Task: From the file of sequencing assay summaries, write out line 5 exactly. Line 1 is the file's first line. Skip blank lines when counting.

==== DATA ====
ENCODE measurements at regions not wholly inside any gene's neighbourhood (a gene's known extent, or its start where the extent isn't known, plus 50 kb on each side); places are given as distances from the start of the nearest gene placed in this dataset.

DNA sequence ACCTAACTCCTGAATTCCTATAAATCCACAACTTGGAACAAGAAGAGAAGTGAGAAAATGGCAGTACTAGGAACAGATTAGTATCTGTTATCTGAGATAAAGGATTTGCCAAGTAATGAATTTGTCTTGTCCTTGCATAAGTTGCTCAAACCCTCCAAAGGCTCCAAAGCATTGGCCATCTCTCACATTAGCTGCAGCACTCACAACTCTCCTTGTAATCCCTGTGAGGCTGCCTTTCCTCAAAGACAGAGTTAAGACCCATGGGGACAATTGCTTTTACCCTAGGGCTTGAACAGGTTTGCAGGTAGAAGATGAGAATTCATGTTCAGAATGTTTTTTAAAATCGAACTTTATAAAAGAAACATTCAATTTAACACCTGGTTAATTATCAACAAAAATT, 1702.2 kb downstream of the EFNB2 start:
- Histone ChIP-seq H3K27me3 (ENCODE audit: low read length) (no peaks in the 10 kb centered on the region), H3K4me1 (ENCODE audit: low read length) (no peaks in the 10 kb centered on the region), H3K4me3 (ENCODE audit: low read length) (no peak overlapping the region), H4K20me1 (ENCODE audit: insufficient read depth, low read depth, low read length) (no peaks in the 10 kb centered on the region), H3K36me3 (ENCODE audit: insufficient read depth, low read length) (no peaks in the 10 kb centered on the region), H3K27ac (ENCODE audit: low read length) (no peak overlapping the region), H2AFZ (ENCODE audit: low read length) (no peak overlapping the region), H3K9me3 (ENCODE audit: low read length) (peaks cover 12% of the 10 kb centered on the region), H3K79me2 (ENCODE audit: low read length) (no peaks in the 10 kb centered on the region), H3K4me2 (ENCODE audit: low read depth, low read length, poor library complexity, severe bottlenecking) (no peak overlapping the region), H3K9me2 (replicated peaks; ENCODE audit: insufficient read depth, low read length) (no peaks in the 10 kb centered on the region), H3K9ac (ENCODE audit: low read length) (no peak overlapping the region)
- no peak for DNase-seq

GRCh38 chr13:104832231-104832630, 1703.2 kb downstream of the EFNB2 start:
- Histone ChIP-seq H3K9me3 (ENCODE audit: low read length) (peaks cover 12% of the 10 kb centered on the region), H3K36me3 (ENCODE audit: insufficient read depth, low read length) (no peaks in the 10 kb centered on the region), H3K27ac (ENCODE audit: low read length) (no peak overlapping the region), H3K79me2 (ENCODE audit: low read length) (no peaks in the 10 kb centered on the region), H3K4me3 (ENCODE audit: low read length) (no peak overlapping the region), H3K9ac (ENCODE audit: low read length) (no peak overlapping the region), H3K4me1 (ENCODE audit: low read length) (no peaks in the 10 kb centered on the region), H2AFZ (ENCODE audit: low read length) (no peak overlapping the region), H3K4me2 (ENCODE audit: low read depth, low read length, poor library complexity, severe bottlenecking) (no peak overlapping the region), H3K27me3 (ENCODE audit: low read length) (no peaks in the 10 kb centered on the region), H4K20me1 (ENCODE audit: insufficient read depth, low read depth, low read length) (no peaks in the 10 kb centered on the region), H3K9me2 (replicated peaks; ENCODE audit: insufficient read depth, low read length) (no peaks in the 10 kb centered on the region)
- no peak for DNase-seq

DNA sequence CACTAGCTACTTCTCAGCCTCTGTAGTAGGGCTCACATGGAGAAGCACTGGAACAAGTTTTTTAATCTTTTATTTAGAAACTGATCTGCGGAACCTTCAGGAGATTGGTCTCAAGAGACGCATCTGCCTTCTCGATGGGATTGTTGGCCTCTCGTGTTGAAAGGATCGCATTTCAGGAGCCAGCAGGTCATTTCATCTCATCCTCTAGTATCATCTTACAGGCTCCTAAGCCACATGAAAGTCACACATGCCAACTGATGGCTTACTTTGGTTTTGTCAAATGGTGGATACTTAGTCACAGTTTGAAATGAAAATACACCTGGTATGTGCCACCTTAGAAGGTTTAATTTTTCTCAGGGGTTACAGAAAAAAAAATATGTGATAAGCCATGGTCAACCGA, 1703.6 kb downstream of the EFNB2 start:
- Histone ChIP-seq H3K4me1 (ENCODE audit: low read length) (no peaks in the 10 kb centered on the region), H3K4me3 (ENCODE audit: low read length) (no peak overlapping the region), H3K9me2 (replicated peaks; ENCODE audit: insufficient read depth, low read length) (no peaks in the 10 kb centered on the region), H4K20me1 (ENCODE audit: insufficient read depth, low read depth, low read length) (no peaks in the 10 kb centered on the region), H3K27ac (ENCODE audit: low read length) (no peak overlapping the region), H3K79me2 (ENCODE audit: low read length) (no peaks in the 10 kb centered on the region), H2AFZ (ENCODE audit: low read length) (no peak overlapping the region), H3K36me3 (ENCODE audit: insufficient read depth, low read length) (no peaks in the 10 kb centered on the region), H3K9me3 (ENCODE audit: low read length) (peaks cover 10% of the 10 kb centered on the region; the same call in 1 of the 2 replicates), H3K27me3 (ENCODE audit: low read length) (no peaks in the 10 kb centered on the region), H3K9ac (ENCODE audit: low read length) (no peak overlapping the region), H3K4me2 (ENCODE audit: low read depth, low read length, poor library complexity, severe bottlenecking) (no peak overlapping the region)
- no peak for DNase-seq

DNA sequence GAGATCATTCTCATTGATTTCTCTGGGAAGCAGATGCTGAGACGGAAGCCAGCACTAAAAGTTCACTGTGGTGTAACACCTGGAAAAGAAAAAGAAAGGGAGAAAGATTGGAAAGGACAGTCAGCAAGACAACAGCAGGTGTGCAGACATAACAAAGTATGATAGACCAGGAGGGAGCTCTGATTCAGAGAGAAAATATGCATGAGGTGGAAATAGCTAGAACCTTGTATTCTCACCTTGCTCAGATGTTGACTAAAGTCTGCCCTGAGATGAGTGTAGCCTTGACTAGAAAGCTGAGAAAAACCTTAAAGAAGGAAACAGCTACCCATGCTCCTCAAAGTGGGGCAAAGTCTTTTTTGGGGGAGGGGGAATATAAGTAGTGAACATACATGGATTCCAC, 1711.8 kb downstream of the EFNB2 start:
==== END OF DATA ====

GRCh38 chr13:104832231-104832630, 1703.2 kb downstream of the EFNB2 start: